The Littlest Blackbird
Harvest time in the land of many fields was a time of hard work. Everyone had their job, even Bailey, the littlest blackbird. Bailey, the fifth sibling in his nest, was send back to the barn first, as soon as his little beak was full.
Bailey dropped the few corn kernels he held into the collection bucket at the base before King Darius’s throne. Darius was away, on the highest branch of the royal oak, directing his council birds hither and yon—away from the noisy machines of men and toward the not yet harvested rows of corn. Under King Darius’s direction, the blackbirds gathered many kernels and seeds.
Bailey was so hungry. All his roost mates were still out in the fields. Bailey snapped up a kernel from the bucket, crunched it in his beak, and swallowed. A satisfied “ah” escaped, just as he heard the “whoosh” from the powerful flapping of a flock of wings.
King Darius landed gracefully on his throne, followed by the six fattest blackbirds Bailey had ever seen. Their red shoulder patches were larger than his own wings. The six flanked the king at his hay bale throne. The king fixed him with a piercing eye. “Littlest blackbird, you have been eating my kernels.”
Bailey shook his head. “No,” but before Bailey could finish with “Only a kernel I earned today,” King Darius interrupted. He glared at his assistants, “What say you, council bird?”
The fattest blackbird hopped forward. “Open your mouth.”
Bailey slivered his beak.
The council bird flapped a wing at the littlest blackbird’s mouth.”There’s a dribble of corn mash. He ate.”
The six flapped their wings at Bailey. The air pushed Bailey back a couple of hops.
“He stole from the barn,” the fattest blackbird said. “The punishment for theft is banishment.”
King Darius flapped his wings, rising up to his full stature. “Bailey Blackbird, you are banished from the barn, never to return. Your disrespect has cost you the warmth of my benevolence. Be gone.”
The days after his banishment were hard days. Long, lonely days. He lived in an empty knot in tall white pine across the rocky lake. He ate windblown seeds off the lake and insects buzzing in the underbrush. Every night he dreamed of returning to the comfortable nest with his bigger siblings. One night, after he’d eaten an unusual purple, four-winged insect, his stomach rumbled and he dreamed that his sisters told him not to eat unusual purple, four-winged insects.
As the nights grew colder, he added pinecones to his roost.
Pecking at pinecones gave a tiny bit of nourishment, but they didn’t satisfy hunger. His gizzard got full, but also hard and achy.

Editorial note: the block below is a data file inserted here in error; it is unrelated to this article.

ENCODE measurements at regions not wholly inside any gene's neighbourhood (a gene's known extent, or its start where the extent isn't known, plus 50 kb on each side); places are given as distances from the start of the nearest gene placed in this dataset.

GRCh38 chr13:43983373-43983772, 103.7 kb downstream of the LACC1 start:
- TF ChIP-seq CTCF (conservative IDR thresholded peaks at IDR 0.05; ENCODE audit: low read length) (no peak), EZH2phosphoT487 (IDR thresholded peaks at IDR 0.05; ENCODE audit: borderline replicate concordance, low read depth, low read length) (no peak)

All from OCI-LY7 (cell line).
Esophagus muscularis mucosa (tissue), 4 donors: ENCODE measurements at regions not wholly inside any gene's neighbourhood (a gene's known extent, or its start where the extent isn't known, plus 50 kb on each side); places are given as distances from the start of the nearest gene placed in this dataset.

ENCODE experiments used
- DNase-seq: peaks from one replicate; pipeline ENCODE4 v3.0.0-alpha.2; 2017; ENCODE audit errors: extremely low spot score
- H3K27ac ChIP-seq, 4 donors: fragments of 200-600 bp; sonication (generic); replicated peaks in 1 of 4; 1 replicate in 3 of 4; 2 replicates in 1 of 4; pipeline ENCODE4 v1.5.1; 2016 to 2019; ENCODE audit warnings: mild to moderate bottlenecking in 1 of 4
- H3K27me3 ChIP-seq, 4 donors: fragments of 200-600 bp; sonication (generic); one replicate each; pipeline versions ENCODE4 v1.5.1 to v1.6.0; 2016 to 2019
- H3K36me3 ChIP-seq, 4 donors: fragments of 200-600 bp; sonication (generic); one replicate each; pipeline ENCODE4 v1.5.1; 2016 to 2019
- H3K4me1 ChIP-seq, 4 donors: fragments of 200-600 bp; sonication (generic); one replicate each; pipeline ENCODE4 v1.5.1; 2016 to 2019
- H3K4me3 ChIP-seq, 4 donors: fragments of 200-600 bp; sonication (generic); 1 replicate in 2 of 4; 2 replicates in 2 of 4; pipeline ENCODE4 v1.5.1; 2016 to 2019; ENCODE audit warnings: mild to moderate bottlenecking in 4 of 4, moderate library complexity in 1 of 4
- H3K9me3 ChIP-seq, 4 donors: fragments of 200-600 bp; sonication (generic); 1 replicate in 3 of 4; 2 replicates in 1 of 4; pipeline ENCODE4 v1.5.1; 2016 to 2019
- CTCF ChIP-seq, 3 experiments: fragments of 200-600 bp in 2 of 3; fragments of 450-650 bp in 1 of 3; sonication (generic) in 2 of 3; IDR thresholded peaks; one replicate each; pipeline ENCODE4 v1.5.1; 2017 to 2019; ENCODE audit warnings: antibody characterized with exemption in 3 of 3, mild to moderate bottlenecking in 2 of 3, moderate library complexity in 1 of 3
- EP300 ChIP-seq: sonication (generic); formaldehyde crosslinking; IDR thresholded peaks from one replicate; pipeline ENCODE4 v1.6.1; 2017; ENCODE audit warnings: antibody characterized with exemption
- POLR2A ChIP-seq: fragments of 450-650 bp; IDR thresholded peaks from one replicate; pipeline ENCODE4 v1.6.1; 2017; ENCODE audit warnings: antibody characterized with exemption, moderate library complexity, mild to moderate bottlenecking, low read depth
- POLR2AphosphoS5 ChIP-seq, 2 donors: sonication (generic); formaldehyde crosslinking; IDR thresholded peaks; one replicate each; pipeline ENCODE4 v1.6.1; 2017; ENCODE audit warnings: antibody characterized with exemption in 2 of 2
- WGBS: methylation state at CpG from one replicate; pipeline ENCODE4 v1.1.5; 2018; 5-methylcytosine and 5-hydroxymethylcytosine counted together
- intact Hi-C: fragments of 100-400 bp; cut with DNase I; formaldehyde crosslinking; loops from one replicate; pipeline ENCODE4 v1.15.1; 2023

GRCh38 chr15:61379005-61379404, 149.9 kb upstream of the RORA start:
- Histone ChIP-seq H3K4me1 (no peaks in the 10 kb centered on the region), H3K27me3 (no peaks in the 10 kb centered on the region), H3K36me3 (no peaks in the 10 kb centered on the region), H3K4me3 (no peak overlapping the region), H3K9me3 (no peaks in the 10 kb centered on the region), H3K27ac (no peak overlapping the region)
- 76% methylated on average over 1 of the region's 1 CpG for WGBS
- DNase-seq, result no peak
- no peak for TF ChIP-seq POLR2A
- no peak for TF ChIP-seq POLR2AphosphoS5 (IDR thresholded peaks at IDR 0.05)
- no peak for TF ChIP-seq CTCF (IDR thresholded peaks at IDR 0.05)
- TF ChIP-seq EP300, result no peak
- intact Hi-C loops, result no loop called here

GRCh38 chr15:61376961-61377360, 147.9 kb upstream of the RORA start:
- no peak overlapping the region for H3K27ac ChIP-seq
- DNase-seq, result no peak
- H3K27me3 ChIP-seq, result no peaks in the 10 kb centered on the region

How was everyone in his home roost doing?
After a long winter, finally, the ice melted and green shoots sprinkled among field browns. He hoped to find his siblings out of the view of King Darius and his wing birds.
Although the spring growing season had started, there was no guard at the barn’s high eave. Quietly, Bailey flew in. He flapped his wings softly, towards the nest where he’d last had a comfortable sleep.
No one was moving. Bailey didn’t hear any chirps or whispers from any nests. He landed on the edge of his nest and carefully looked inside.
Six skinny corpses lay in quiet, eternal sleep.
Bailey jumped away, into a downward flight to King Darius’s throne.
The collection barrel was empty. King Darius slumped, but still alive on his hay throne. His six lieutenants lay, perhaps alive but all unmoving, on the floor, much skinnier.
Bailey turned to leave but King Darius had seen him. “My tribute. Where is my tribute? Where are my kernels?”
Bailey didn’t stop to answer. He flew out the eave slit. He flapped his little wings as fast as he could, until finally he reached the next farmyard.
Three brisk blackbirds stopped him before he could land at their barn. The lead bird demanded, “Who are you? What is your business at Leader Silver Owl’s domain?”
“My name is Bailey. You’re all right! Not starving! I’ve just come from King Darius’s barn, my old barn. All my kin have starved to death. The King is barely alive. His lieutenants are dead or nearly dead.”
“Hah,” the lead blackbird chirped. “It’s been a hard winter, but there’s no famine here.” He tipped his wing toward the barrel by the barn door. Its bottom was covered with fresh seeds and kernels. “Although we’ve just started gathering, since it’s early in the season, soon our barrels will be filled.”
“But my roost is all dead. Starved to death. Why aren’t you?” Little Bailey looked this way and that way, searching for an answer.
“Doesn’t make sense.” The brisk blackbird shrugged. “Silver Bird insists that all workers must eat enough to work.”
“Oh.” Bailey’s eyes widened. “King Darius insists that he and then his council birds get all they want. Whatever is left over is divided among the field blackbirds.”
The chief blackbird clicked his beak. “That explains it. The field workers starved to death over the winter. Now there’s no one left to gather more kernels for King Darius and his assistants.”
“Bailey, if you want to work, you can join our roost.” He turned to his wing birds. “Take Bailey Blackbird to the fields. I must tell Silver Bird of our bonanza, a new field to work.”